Celadon ceramics was developed in China more than 2000 years ago, where it became popular not only among Chinese emperors. From there the production method spread to other Asian countries. During the heyday of the Ming dynasty (beginning of 14th century) it reached Europe, where the value of celadon ceramics was first measured in terms of gold.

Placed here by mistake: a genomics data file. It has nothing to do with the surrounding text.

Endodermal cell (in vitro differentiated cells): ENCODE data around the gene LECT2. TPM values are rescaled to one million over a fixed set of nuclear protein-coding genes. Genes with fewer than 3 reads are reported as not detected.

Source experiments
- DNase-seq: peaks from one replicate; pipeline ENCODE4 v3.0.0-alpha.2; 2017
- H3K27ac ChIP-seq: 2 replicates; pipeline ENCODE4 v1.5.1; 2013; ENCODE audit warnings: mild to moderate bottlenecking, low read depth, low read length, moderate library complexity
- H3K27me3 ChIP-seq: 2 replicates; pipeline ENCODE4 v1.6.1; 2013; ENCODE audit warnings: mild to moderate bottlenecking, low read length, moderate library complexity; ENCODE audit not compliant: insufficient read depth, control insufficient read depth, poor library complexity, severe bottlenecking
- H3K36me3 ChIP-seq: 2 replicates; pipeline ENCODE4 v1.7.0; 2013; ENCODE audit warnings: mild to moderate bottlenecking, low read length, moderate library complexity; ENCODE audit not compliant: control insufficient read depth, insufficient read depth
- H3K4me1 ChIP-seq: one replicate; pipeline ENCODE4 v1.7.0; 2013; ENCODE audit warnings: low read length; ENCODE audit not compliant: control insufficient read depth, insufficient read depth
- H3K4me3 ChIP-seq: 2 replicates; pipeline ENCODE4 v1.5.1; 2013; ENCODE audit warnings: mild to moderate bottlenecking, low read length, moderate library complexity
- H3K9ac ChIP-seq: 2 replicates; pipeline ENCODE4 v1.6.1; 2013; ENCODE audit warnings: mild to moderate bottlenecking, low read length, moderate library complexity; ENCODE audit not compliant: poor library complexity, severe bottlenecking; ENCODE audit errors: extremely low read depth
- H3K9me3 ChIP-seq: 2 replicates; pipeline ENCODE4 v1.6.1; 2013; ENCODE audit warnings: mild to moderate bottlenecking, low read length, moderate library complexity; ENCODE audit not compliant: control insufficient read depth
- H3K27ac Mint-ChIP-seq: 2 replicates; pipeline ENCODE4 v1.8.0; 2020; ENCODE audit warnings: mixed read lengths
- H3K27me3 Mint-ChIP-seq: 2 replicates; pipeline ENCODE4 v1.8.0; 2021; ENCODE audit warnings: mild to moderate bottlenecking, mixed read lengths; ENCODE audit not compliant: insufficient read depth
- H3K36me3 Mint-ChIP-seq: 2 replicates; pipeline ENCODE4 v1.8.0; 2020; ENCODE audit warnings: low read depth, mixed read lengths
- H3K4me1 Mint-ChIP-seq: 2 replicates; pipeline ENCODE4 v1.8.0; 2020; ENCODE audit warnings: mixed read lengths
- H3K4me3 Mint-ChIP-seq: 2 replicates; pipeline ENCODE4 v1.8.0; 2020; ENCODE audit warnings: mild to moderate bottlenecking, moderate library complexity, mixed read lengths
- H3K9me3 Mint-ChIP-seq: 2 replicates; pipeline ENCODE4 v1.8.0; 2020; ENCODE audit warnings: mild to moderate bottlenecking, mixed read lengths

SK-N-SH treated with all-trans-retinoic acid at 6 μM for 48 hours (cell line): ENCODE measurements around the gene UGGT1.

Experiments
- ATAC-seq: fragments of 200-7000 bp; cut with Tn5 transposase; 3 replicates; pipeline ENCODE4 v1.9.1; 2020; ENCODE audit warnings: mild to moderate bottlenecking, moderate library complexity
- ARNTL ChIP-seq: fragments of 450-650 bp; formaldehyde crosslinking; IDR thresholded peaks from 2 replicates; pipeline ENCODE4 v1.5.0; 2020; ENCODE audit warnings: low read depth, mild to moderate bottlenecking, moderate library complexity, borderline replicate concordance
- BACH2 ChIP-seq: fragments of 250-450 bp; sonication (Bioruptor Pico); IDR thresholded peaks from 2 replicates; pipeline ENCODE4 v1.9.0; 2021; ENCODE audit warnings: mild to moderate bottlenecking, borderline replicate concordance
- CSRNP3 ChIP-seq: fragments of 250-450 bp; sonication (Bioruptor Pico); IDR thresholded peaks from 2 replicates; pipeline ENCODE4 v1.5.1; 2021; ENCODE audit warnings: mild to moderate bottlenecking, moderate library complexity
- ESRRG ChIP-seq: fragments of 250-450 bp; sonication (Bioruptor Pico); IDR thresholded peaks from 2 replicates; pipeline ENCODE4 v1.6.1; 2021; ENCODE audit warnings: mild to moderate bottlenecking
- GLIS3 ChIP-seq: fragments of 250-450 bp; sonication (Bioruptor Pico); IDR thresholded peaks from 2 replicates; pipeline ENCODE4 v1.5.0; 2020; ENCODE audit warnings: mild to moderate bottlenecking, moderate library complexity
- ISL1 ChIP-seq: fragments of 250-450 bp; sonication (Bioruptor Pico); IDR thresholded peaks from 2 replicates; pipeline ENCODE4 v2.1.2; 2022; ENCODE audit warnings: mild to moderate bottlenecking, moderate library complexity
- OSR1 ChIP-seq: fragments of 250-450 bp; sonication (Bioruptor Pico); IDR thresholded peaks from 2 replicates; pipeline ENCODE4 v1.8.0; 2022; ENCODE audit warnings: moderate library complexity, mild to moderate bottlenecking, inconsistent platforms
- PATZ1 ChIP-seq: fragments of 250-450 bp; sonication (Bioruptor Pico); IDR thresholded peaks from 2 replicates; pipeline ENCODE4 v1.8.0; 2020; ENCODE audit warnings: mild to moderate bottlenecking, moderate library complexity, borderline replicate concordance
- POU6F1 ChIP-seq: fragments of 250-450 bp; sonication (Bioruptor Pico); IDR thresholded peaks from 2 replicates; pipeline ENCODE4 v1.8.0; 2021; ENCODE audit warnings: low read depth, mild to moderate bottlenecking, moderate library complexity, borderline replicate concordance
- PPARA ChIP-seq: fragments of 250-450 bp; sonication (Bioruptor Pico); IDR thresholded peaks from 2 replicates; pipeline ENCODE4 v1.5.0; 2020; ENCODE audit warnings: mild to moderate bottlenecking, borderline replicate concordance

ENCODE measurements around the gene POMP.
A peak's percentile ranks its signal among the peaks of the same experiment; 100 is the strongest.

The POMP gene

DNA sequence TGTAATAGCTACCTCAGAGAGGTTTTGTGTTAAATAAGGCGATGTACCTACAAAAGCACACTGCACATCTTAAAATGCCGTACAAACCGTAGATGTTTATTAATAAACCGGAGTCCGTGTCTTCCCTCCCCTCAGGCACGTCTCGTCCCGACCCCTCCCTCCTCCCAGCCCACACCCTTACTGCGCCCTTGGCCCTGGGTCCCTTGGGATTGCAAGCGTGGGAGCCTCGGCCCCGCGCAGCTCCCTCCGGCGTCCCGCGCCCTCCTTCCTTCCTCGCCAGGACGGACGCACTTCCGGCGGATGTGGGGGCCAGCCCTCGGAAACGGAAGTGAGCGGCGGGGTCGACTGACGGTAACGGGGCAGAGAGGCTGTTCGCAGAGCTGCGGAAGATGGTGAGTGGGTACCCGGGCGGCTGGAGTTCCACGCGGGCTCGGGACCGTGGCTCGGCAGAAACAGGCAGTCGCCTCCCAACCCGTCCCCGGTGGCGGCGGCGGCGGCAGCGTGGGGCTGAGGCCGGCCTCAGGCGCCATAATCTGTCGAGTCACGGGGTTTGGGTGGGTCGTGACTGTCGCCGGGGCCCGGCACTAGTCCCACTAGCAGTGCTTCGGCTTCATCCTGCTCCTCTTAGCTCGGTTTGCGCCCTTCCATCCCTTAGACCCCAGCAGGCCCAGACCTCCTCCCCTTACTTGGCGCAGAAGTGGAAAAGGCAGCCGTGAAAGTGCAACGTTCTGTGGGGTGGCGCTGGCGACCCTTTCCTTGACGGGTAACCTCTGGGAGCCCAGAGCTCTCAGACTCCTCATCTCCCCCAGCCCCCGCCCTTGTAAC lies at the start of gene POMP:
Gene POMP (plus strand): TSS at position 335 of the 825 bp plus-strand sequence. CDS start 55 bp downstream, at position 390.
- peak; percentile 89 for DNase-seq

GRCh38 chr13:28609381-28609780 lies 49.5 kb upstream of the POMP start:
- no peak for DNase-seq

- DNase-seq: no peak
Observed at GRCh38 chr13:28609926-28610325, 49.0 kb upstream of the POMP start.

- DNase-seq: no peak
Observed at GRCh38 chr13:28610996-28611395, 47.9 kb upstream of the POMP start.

The unique characteristic of celadon is its distinctive glaze made with wood ash.The ingredients are pure natural: two different types of wood ash are mixed with clay from rice fields, water and quartz. The typical olive-green glaze, which resembles jade, results from the reduction of ferric oxide during the burning process (at 1260°C). The glaze is designed to craze and take on a crackled appearance. High-quality celadon, produced according to ancient rules, can therefore be distinguished by its light green and crackled glaze. You may, however, find yellow/brown or beige celadon with a matt glaze as well, which is the result of lower temperatures at burning.